Tom Petty and the Heartbreakers (alternately Tom Petty & The Heartbreakers) were an American rock band from Gainesville, Florida. Formed in 1976, the band originally comprised Tom Petty (lead singer, guitar), Mike Campbell (lead guitarist), Ron Blair (bass guitar), Stan Lynch (drums), and Benmont Tench (keyboards). The band largely maintained this lineup, with a few exceptions. In 1981, Blair, tired of the touring lifestyle, left the band. His replacement, Howie Epstein, stayed with the band for the next two decades. In 1991, Scott Thurston joined the band as a multi-instrumentalist—mostly on rhythm guitar and second keyboards. Blair returned to the Heartbreakers in 2002, the year before Epstein's death. In 1994, Steve Ferrone replaced Lynch on drums. The band is best known for the hit singles "American Girl", "Breakdown", "The Waiting", "Learning to Fly", "Refugee" and "Mary Jane's Last Dance".
The band was part of Southern rock but also at the forefront of the heartland rock movement, alongside artists such as Bruce Springsteen, Bob Seger, and John Mellencamp who arose in the late 1970s and 1980s. The genre eschews the synthesizer-based music and fashion elements popular in synthpop and New Romanticism in favor of a straightforward classic rock sound, and lyrics based on relatable, blue collar issues. While the heartland rock movement faded out in the 1990s, the band remained active and popular, touring regularly until Petty's death in 2017, after which the Heartbreakers disbanded. Their final studio album, Hypnotic Eye, was released in 2014.
Although most of their material was produced and performed under the name "The Heartbreakers", Petty released three solo albums, the most successful of which was Full Moon Fever (1989). In these releases, members of the band contributed as collaborators, producing and performing as studio musicians.
Contents 1 History 1.1 Early years and first two albums (1974–1978) 1.2 Mainstream success (1979–1984) 1.3 Southern Accents and Let Me Up (I've Had Enough) (1985–1988) 1.4 Comeback and return to popularity (1989–2005) 1.5 Final years (2006–2017) 1.6 Death of Petty and aftermath (2017–present) 2 Live performances 3 Petty's solo albums 4 Relationship with music industry 5 Band members 6 Discography 7 See also 8 References 9 External links History Early years and first two albums (1974–1978) The band in 1977. From left: Mike Campbell, Ron Blair, Tom Petty, Stan Lynch, and Benmont Tench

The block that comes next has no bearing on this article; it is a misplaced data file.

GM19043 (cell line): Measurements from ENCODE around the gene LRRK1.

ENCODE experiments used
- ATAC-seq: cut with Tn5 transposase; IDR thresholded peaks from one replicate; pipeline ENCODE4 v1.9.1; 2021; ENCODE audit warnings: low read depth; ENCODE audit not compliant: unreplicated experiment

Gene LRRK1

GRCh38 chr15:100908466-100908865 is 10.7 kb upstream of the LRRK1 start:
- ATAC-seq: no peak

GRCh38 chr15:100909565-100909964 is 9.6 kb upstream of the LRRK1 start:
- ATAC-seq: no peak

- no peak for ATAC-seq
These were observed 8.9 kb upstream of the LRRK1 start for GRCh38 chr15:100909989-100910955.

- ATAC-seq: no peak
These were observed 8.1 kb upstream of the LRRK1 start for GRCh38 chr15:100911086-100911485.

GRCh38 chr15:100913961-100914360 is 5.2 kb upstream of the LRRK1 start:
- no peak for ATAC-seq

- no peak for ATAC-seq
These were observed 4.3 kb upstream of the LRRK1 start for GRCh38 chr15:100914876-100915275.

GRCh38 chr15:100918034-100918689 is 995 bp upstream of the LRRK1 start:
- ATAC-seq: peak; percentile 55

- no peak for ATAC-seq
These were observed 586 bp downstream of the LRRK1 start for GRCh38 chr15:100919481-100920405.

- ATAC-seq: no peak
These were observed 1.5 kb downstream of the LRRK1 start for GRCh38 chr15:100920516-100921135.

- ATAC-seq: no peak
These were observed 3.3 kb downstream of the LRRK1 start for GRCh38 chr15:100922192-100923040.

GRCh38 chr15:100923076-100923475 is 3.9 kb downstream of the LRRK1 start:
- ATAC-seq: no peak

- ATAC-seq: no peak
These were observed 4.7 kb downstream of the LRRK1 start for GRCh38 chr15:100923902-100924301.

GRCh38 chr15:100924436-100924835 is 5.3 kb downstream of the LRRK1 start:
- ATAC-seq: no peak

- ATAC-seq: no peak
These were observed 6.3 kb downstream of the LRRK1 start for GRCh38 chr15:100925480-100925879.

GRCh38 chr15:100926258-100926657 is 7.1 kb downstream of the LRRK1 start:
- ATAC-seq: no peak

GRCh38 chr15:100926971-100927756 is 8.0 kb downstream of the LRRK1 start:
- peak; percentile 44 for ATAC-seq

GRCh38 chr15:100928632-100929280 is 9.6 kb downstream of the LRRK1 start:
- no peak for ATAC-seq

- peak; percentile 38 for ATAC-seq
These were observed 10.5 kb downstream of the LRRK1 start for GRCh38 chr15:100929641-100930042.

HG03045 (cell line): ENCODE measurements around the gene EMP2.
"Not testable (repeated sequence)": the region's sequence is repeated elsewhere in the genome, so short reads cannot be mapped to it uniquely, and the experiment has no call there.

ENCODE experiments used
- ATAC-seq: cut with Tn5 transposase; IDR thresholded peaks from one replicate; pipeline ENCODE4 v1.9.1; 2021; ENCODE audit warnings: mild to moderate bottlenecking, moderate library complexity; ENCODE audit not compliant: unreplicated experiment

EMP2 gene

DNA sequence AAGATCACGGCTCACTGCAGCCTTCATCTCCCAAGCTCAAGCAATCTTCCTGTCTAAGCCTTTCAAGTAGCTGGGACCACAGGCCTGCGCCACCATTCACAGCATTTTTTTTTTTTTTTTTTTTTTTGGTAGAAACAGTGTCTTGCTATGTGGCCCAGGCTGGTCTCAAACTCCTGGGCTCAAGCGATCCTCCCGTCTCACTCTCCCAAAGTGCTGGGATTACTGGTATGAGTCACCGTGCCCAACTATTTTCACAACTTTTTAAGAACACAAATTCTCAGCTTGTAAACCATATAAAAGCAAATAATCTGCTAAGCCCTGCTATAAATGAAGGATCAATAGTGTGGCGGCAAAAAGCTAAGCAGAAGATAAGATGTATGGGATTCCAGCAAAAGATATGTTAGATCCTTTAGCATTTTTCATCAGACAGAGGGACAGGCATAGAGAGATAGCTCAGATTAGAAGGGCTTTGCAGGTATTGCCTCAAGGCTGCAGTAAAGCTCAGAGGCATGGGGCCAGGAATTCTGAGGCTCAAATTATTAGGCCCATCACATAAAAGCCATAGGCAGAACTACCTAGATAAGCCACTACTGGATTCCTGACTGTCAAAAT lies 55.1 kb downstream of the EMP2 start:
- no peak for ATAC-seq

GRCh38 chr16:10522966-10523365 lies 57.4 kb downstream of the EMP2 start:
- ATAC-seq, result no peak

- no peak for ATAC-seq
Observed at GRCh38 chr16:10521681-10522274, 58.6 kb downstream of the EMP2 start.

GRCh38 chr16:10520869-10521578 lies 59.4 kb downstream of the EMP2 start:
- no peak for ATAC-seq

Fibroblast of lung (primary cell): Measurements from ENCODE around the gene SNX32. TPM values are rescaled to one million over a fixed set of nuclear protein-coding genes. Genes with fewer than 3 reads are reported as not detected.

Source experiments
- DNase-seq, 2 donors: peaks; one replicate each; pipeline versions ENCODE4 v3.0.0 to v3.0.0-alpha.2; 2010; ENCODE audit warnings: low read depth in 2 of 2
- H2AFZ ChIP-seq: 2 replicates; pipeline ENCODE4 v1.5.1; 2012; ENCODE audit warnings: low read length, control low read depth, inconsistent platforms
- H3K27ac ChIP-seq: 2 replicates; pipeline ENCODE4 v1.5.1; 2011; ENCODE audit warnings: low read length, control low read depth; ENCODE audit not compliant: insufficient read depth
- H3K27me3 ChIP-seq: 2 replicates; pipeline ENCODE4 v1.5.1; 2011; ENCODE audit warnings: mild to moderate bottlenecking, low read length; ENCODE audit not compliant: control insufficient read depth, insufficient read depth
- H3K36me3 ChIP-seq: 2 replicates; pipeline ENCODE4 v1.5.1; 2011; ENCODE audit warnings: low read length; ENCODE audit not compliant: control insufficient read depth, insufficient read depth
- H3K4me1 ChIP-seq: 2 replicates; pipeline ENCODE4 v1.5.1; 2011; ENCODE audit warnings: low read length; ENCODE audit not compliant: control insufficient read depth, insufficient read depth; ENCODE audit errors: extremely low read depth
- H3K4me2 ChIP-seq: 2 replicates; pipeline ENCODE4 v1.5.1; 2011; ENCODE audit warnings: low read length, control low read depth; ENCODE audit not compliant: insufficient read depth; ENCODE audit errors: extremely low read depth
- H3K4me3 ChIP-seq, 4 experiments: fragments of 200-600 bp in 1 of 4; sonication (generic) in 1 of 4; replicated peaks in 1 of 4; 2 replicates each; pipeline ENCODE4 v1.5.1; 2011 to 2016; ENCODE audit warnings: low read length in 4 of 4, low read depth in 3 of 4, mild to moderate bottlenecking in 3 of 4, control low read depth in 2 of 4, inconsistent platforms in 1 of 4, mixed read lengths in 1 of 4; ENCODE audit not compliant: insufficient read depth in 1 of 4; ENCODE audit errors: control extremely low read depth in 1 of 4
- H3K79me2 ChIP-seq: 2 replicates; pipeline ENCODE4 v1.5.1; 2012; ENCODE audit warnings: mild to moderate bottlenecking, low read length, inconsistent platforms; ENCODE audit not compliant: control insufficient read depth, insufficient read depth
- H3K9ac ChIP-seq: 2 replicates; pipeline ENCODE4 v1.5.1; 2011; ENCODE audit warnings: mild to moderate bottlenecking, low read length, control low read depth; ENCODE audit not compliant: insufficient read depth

Petty's early bands included the Sundowners, the Epics, and Mudcrutch. In 1974, Mudcrutch signed with Shelter Records and re-located to Los Angeles, California. They released one single, "Depot Street," in 1975, which failed to chart; the group consequently disbanded.
In 1976, Petty, with himself as lead singer and guitarist, formed "Tom Petty and the Heartbreakers" with Mike Campbell (lead guitarist), Ron Blair (bass), Stan Lynch (drums), and Benmont Tench (keyboards). The Heartbreakers began their recording career with a self-titled album, released through the Shelter label. Initially, the Heartbreakers did not gain much traction in the US, although they achieved success in the UK playing "Anything That's Rock 'n' Roll" on Top of the Pops. Early singles included "Breakdown" and "American Girl". Recalling the band's first gig in the UK in 1976, Petty states, "The audience just jumped up and charged the stage and were boogieing their brains out. It was such a rush. Wow, we had never seen anything like that, man.” "Breakdown" was re-released in the U.S. and became a Top 40 hit in 1978, after word filtered back of the band's massive success in the UK, and perhaps more importantly after it featured on the extremely popular soundtrack to the 1978 film, FM. "American Girl" was covered in 1977 by Roger McGuinn on his "Thunderbyrd" LP.